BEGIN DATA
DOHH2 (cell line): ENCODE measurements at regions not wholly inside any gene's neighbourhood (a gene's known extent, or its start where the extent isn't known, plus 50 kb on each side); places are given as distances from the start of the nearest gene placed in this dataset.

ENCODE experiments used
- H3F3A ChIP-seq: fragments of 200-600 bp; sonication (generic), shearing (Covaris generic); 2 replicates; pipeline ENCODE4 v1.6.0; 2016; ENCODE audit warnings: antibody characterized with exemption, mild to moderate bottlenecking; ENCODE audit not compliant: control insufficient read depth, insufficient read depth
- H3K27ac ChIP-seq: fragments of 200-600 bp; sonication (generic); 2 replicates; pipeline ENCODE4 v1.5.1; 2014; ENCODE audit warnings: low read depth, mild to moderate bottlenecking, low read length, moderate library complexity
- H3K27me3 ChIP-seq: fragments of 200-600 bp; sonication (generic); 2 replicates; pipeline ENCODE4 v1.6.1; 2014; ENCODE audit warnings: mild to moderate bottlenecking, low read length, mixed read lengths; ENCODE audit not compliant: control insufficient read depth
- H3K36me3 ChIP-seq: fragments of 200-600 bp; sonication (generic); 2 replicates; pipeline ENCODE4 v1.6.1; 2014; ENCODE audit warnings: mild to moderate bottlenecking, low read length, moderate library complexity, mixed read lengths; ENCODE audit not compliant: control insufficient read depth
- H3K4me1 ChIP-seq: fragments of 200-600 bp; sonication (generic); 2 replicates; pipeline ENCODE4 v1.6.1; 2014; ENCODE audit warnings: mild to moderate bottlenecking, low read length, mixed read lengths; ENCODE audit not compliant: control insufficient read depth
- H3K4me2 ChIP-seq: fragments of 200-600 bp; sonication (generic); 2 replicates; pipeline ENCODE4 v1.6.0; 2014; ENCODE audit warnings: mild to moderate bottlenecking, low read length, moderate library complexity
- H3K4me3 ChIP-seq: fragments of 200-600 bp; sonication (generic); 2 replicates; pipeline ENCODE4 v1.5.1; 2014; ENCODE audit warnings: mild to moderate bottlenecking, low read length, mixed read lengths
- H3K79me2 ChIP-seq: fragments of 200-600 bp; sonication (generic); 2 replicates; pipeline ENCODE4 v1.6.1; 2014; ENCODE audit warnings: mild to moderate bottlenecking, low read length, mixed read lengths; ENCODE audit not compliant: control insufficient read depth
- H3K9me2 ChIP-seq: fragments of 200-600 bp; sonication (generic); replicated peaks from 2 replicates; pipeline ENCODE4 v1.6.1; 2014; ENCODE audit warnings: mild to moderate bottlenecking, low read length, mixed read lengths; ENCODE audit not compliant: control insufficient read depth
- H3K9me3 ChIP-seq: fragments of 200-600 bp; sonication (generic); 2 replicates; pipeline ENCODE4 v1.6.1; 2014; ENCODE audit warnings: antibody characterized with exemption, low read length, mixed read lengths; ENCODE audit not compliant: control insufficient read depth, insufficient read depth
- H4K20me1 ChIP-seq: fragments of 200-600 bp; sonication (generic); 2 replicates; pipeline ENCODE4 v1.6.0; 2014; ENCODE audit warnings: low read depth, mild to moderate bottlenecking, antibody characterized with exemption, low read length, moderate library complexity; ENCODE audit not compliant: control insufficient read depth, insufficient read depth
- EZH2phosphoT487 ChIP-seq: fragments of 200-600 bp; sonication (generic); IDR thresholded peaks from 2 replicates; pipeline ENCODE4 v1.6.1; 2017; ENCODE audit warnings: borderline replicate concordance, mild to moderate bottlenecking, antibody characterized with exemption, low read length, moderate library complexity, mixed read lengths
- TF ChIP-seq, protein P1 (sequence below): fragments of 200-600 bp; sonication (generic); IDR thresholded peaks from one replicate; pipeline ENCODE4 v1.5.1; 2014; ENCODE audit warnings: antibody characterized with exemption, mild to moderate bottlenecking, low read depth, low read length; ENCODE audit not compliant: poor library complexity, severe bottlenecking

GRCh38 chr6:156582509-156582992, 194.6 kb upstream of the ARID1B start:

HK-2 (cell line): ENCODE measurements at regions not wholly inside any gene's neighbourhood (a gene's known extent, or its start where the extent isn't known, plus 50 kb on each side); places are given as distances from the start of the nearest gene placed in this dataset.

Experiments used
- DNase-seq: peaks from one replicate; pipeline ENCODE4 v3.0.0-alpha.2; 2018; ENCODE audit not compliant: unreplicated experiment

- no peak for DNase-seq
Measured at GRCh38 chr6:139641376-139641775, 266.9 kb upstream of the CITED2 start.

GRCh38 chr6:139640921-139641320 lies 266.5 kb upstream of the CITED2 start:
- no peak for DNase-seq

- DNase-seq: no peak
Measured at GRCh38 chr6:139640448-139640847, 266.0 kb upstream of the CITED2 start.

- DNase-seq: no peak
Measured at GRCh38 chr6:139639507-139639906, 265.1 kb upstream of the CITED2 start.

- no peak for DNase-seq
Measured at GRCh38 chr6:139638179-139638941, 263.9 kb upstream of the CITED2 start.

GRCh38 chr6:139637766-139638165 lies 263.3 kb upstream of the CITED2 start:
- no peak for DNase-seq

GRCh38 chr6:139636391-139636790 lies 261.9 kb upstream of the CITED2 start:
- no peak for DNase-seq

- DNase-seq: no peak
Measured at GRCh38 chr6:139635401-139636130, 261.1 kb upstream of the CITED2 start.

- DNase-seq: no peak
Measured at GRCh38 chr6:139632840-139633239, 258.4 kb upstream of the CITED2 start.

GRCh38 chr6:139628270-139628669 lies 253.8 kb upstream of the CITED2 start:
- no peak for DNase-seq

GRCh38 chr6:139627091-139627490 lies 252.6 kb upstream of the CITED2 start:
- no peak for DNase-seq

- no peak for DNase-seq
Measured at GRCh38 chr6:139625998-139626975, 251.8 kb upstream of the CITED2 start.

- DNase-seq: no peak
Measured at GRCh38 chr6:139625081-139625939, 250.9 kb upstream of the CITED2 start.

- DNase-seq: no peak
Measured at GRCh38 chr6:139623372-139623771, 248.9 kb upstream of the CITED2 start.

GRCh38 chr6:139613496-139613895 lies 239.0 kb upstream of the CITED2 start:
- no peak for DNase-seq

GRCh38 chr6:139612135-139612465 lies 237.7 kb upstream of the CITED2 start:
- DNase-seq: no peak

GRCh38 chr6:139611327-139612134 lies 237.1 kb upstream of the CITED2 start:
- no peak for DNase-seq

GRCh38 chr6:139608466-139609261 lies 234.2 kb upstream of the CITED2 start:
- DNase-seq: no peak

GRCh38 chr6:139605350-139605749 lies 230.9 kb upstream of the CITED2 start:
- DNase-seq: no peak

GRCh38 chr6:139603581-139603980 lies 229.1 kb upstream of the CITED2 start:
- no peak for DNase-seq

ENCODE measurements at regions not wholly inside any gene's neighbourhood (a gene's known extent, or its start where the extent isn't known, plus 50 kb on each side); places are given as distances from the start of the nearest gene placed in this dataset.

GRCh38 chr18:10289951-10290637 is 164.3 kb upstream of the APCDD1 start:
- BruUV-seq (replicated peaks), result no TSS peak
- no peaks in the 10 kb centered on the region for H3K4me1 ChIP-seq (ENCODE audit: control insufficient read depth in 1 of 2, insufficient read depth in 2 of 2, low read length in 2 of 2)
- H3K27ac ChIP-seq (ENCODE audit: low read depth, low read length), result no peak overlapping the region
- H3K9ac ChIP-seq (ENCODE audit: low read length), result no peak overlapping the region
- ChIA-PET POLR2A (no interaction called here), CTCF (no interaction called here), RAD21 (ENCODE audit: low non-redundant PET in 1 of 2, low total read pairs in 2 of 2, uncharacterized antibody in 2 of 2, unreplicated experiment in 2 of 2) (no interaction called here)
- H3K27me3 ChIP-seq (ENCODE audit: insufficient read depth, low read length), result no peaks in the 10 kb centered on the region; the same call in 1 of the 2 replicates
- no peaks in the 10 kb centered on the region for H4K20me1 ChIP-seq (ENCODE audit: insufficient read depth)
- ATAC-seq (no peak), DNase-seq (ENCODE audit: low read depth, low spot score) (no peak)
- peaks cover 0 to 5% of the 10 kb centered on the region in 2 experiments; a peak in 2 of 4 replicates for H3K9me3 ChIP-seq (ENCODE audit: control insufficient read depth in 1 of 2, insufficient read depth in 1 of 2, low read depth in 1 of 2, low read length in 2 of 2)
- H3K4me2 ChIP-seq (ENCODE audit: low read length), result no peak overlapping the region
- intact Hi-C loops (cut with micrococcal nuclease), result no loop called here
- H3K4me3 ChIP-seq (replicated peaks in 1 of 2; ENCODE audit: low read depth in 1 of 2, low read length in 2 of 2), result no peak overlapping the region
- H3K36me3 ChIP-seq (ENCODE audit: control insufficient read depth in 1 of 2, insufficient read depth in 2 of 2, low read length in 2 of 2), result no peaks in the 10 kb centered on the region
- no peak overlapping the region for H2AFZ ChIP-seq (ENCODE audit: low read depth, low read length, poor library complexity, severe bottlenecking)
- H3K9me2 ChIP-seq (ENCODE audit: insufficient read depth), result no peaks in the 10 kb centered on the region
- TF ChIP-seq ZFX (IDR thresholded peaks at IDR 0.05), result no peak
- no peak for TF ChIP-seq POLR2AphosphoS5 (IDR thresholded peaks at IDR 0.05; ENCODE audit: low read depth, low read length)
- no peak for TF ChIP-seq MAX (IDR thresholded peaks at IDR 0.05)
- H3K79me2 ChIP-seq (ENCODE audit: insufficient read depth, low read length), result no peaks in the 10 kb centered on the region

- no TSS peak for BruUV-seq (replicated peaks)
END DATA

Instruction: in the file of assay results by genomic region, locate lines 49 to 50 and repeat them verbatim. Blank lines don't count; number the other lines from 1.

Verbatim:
- no peak for DNase-seq

GRCh38 chr6:139612135-139612465 lies 237.7 kb upstream of the CITED2 start: